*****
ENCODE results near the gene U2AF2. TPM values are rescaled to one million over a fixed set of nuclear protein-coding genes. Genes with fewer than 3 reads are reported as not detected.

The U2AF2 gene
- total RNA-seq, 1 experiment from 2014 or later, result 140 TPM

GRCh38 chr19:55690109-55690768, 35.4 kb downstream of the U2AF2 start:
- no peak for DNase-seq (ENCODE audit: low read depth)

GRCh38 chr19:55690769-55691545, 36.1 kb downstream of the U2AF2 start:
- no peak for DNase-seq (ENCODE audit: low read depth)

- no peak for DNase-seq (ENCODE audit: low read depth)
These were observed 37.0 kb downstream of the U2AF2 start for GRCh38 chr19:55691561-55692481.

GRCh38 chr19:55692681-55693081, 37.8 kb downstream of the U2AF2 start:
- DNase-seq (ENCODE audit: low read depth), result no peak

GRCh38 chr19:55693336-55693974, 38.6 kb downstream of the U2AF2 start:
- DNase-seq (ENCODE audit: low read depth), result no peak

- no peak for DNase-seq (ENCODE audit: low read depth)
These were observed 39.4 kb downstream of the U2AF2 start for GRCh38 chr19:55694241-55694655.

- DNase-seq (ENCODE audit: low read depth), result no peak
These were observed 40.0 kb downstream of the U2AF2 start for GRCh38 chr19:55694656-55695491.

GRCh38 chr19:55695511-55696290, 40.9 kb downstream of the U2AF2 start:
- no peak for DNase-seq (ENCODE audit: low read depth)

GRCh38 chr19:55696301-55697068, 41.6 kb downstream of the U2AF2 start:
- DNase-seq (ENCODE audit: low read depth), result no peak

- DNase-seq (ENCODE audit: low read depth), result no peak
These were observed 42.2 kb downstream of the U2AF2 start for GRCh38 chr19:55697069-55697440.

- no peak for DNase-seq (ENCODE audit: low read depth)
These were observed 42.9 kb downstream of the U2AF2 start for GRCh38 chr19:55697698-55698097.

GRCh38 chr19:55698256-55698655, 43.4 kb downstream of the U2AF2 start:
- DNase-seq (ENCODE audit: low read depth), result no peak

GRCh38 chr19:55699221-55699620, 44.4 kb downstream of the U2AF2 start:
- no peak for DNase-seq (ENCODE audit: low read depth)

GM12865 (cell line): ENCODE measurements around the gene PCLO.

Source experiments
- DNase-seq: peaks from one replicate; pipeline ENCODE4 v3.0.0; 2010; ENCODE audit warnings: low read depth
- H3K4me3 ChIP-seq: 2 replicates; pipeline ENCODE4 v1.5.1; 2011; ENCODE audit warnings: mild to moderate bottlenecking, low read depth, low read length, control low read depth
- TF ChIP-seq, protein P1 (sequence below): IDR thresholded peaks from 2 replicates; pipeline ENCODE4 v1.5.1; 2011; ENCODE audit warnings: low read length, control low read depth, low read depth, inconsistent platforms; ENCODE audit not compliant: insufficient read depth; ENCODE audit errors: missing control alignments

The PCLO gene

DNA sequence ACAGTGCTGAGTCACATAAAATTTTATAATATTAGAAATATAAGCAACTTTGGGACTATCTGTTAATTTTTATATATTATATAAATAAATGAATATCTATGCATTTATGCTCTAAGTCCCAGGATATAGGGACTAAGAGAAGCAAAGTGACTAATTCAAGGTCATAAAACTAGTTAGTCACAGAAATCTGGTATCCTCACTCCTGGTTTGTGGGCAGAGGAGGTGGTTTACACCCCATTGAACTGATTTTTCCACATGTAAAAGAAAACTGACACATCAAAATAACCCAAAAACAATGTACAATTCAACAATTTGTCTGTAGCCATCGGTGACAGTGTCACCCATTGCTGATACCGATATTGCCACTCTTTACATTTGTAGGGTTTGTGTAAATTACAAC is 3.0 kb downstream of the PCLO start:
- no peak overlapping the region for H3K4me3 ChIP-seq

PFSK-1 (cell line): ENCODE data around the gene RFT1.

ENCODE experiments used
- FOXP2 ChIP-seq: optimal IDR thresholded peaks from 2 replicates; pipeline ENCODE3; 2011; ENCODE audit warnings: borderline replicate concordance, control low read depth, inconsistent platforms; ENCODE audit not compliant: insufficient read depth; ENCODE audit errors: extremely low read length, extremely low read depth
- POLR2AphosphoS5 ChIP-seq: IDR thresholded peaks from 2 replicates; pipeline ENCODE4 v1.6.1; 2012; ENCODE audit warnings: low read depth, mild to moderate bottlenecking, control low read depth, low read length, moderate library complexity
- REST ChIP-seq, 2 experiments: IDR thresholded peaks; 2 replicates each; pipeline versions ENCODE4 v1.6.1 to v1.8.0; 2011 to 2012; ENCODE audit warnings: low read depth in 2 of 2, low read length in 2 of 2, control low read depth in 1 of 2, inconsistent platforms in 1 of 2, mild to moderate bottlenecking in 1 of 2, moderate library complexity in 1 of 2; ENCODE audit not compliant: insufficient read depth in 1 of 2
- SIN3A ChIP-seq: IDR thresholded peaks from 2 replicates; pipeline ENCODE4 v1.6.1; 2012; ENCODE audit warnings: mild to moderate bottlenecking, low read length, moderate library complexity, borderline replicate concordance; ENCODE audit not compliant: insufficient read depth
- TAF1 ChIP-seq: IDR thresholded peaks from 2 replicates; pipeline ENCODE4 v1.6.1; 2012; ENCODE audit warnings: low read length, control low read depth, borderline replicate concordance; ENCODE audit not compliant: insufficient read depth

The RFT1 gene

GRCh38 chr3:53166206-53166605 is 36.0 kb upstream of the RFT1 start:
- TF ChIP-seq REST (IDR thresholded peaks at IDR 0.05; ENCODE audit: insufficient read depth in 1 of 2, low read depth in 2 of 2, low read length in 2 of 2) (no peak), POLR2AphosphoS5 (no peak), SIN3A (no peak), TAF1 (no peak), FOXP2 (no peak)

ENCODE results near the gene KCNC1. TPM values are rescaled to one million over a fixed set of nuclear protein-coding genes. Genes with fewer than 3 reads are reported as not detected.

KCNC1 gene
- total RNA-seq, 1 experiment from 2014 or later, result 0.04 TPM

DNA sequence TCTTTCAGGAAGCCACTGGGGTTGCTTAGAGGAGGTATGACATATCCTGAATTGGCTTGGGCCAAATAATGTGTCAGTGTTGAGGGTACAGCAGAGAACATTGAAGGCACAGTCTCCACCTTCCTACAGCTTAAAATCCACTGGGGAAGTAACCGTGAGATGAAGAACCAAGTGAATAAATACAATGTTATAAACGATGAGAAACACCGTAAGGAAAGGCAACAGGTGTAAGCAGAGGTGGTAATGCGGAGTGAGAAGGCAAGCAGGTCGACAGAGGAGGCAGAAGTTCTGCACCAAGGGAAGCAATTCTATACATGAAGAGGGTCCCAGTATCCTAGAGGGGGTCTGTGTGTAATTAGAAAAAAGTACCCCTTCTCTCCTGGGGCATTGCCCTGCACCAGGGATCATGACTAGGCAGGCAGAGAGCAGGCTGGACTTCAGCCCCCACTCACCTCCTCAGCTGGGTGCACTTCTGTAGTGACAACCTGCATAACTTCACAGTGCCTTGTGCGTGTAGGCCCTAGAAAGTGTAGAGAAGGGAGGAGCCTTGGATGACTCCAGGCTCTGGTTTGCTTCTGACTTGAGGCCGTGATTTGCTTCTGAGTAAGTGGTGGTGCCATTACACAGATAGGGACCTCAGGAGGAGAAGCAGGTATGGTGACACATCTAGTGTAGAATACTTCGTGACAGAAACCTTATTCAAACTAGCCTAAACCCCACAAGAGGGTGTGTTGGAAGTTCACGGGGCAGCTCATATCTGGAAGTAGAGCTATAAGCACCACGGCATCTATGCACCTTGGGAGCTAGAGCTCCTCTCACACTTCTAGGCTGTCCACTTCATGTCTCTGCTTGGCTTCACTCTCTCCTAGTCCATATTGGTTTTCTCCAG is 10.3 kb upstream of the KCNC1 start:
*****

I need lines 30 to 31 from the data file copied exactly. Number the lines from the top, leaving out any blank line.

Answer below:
GM12865 (cell line): ENCODE measurements around the gene PCLO.

Source experiments